"Hva vil hun ha?"

Translation:What does she want to have?

August 31, 2015



That is the question. She ain't telling you ;-)

December 5, 2015


Endlich! Finally the verb ''to want'' has arrived!! With the well-selected list of essential verbs and specially this verb, want im able to swich a considerable amount of thoughts to norsk from Deutsch! I'm even more motivated now to keep going. : D

Just want to thank truly the team that has taken the time and great effor to create this course, now!!! Sincerely - Thank you very much!!! I love Scandinavia and specially this language as well as dansk - so im really thankful for this! : )

November 11, 2016


I though have was har?

October 9, 2015

  • 266

(å) ha (infinitive) = (to) have
har (present) = have/has

October 9, 2015


Å ha- take on me

September 3, 2017


Tusen takk.... So I think Vil becomes auxillary in this sentence.

September 18, 2017


why is the infinitive form of the verb to have used here....I find this same rule used in german sentences but I have not yet found out why

June 24, 2017

  • 266

Here it's because the infinitive is preceded by a modal auxiliary verb ("vil/skal/bør/må/(kan))".

Modal auxiliary verbs are always followed by an infinitive without the infinitive marker ("å") in Norwegian.

In English, this doesn't match up very well, so some verbs that are considered modal auxiliary verbs in Norwegian, are considered non-modal or semi-modal. In those cases, they will be followed by an infinitive with the infinitive marker ("to", like the above: "...want to have"). If the verb is considered a true modal in English as well, it will be followed by an infinitive without the infinitive marker ("I must go"), just like in Norwegian.

June 24, 2017


tusen takk. I will study more about modal verbs now.

June 24, 2017

  • 266

Bare hyggelig!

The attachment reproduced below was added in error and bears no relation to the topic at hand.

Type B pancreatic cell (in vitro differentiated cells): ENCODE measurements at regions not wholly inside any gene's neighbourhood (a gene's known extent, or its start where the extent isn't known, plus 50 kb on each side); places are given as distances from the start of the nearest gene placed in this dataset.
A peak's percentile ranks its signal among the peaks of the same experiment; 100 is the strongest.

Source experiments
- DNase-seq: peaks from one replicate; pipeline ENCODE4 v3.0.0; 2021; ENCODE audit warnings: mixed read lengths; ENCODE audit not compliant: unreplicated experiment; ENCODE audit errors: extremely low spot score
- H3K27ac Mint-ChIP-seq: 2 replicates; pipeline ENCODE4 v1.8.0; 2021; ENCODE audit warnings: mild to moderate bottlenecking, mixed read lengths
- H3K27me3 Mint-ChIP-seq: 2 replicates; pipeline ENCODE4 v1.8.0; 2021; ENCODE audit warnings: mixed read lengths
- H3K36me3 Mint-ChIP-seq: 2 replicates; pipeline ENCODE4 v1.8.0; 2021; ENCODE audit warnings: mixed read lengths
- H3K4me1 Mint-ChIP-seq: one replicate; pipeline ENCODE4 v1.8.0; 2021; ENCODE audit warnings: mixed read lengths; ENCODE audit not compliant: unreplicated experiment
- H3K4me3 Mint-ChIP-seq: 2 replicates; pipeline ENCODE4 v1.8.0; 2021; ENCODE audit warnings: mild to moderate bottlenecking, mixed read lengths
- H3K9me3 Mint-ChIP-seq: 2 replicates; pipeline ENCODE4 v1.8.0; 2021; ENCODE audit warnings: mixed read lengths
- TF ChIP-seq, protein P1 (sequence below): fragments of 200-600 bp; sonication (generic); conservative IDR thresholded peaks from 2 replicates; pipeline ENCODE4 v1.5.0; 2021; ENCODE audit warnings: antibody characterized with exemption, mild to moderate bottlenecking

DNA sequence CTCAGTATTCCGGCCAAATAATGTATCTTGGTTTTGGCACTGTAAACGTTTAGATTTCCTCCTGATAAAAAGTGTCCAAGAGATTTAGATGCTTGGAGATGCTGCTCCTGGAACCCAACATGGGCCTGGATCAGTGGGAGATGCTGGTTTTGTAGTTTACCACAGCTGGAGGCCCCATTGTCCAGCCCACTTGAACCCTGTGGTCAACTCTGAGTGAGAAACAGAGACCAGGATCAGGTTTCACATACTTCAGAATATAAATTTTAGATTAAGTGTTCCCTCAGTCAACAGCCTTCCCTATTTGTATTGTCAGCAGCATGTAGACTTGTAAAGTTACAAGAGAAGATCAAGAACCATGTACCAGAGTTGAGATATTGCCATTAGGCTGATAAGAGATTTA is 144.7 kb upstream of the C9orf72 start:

June 24, 2017


Why is "to want" a modal auxiliary verb? A better question might be what's the purpose of modal auxiliary verbs?

December 20, 2018


tusen takk. It is the same in German and French. ( I like to eat = ich will essen = je veux manger)

February 23, 2019


A sneak peak of infinitive verbs

April 6, 2016


I put What will she have? and it was right. Does that mean vil has two meanings, want and will?

August 5, 2016


good question. I am also waiting the answer here.

August 30, 2018


Could it also translate into "What does she want"? For example, my friend receives an sms from his mother and I ask what she wants from him.

January 25, 2016


"Hva vil hun?" = what does she want "Hva vil hun ha?" = what does she want to have

June 9, 2016


I don't think they share a context.

You want to ask 'what do you want from him' (i.e. 'what is your intention') Here, the question is 'what does she want to have' (from the menu, for dinner, etc)

March 30, 2016


If I wanted to say "what do you want" will it be "hva vil deg ha?" Or "hva vil du ha?" I understand when to use du/deg but not quite sure on this sentence.

August 28, 2016

  • 266

"Hva vil du ha?"

September 6, 2016


i even cant understand when i should use du/deg, can you explain please? takk.

July 3, 2017


You use "du" when it is the subject pronoun, and "deg" when it is used as the object pronoun.

Read here for a better explanation: https://www.duolingo.com/comment/22027741/Du-or-Deg

July 14, 2017